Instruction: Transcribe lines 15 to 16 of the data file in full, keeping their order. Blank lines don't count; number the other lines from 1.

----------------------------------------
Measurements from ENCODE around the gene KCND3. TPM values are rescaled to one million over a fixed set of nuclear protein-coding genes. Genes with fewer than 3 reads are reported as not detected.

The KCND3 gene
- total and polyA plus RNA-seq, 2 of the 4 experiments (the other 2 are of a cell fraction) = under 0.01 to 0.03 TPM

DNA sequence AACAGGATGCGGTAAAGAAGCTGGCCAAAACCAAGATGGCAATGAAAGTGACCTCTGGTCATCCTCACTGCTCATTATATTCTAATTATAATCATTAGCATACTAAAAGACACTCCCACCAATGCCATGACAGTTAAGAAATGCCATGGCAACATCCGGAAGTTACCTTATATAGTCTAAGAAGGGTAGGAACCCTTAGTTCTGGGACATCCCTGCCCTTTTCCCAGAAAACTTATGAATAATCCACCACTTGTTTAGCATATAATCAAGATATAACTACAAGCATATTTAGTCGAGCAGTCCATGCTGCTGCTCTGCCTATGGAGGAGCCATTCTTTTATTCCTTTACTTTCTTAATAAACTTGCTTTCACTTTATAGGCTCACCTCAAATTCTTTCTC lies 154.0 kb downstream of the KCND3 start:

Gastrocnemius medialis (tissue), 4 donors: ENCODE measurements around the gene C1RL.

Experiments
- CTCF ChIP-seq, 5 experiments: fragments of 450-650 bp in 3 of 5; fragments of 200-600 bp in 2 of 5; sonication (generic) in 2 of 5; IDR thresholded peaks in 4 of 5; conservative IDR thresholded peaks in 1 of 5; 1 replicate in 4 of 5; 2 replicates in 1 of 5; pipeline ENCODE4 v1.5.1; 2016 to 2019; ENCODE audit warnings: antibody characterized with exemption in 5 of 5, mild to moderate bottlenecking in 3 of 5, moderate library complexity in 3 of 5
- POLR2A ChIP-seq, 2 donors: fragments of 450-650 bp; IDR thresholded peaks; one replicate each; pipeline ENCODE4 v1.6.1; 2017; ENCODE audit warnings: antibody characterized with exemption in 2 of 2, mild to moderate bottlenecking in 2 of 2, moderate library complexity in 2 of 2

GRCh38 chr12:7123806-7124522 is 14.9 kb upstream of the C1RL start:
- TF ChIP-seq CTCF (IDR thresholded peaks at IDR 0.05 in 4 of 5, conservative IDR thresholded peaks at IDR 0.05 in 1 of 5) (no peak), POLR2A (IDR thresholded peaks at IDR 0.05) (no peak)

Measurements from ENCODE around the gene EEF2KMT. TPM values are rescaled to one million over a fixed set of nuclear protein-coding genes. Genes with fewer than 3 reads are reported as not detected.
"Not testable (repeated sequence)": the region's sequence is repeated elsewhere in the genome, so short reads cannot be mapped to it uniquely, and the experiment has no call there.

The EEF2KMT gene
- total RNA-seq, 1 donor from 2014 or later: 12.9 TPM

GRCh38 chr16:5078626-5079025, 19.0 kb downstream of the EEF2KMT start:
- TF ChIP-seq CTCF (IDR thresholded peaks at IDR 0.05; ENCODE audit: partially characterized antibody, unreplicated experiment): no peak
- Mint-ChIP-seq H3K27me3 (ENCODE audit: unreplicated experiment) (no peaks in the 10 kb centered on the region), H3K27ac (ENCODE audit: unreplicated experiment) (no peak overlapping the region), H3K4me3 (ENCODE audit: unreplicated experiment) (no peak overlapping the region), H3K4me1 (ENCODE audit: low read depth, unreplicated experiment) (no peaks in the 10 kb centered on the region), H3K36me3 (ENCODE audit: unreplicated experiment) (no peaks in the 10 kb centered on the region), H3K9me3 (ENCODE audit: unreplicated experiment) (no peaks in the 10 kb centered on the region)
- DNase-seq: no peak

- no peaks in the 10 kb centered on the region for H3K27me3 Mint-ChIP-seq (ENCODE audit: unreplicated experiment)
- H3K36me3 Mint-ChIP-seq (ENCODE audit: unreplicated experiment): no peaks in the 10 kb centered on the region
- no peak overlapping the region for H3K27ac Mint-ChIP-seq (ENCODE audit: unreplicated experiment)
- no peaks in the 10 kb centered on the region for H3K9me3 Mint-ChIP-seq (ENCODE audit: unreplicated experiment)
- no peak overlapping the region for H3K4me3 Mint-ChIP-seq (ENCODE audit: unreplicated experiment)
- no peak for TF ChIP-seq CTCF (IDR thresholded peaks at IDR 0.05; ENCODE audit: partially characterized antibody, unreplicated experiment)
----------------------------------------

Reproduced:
GRCh38 chr16:5078626-5079025, 19.0 kb downstream of the EEF2KMT start:
- TF ChIP-seq CTCF (IDR thresholded peaks at IDR 0.05; ENCODE audit: partially characterized antibody, unreplicated experiment): no peak